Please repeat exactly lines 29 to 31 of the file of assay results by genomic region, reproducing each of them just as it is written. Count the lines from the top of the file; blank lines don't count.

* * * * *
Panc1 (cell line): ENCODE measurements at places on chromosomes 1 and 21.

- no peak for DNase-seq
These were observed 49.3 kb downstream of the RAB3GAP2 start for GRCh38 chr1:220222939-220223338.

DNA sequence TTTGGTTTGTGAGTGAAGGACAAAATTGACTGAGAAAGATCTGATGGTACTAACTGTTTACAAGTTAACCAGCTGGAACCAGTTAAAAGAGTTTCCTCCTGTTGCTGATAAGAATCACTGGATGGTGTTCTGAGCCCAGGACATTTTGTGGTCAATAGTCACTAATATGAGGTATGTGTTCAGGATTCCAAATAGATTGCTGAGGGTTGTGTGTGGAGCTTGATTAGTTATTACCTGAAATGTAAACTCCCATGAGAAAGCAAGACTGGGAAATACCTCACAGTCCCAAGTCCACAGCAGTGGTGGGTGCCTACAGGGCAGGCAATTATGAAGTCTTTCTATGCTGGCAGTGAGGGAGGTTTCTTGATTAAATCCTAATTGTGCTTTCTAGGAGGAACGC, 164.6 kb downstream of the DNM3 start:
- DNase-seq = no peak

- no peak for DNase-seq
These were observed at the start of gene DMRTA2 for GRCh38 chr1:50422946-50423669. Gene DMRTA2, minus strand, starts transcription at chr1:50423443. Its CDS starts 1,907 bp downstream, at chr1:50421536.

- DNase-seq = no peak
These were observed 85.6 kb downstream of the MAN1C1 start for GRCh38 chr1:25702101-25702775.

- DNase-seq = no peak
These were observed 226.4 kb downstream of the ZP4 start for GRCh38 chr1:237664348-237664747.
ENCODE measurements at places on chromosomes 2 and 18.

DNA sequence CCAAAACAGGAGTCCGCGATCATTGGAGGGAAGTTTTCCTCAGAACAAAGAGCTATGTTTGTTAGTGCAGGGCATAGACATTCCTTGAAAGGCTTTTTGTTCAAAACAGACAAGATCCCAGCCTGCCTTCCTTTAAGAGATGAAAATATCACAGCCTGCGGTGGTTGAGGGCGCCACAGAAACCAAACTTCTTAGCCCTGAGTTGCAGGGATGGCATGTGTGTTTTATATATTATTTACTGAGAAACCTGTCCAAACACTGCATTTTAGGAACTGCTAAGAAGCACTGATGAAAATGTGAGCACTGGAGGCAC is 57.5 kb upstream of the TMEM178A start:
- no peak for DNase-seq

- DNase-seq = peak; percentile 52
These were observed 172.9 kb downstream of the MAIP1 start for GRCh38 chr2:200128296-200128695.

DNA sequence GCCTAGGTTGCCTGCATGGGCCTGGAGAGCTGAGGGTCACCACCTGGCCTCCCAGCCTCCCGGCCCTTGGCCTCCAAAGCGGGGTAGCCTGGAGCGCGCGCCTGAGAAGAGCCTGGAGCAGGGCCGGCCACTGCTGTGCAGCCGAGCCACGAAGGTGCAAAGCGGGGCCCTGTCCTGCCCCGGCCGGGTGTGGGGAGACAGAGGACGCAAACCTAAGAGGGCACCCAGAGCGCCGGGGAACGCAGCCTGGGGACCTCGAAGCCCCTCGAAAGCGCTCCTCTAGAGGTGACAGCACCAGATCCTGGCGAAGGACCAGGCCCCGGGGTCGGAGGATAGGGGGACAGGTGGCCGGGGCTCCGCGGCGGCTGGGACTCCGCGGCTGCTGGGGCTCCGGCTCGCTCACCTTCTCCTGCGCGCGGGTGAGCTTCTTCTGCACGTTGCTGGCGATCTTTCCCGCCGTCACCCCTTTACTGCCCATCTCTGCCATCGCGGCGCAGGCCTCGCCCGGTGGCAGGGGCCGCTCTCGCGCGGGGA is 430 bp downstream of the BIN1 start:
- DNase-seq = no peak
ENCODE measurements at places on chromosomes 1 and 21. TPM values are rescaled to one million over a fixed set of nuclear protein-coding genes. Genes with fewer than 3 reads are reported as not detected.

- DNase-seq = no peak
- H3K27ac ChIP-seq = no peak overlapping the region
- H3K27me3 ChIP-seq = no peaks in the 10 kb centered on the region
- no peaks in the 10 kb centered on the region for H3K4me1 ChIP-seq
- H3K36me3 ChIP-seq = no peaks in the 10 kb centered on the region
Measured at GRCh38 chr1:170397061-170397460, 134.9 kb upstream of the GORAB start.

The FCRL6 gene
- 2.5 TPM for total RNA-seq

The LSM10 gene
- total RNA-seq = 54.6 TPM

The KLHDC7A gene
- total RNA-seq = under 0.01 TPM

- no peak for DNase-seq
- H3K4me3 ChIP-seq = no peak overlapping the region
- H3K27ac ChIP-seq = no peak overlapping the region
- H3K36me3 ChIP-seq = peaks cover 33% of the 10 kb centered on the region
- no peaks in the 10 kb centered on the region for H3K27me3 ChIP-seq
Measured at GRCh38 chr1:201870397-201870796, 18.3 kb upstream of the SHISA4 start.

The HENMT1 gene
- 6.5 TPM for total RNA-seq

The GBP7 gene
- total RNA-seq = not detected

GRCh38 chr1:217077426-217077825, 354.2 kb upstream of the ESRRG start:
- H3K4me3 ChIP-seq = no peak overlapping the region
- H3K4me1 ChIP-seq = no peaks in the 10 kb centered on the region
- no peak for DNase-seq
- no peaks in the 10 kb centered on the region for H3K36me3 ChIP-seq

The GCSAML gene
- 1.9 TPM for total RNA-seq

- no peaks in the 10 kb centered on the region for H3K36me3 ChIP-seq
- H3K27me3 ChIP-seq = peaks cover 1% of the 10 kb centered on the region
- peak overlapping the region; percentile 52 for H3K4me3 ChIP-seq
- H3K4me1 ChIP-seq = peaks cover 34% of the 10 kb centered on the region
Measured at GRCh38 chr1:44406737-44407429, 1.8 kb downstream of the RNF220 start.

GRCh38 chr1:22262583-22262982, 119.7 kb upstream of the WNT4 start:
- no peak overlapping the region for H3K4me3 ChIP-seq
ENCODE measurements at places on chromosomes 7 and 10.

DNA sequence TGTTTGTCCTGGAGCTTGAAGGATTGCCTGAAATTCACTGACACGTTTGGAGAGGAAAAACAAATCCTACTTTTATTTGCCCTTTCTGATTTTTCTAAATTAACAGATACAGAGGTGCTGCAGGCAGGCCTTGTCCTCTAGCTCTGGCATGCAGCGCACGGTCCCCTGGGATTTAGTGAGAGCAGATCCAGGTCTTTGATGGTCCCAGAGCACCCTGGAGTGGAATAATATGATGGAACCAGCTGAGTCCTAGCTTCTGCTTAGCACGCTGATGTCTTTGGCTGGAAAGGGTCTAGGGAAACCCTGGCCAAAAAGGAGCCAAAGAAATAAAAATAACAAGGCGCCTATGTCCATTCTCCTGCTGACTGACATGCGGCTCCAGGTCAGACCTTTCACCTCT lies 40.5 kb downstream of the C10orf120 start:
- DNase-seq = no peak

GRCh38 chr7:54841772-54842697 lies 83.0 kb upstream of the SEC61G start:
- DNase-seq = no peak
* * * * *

- total RNA-seq = 54.6 TPM

The KLHDC7A gene
- total RNA-seq = under 0.01 TPM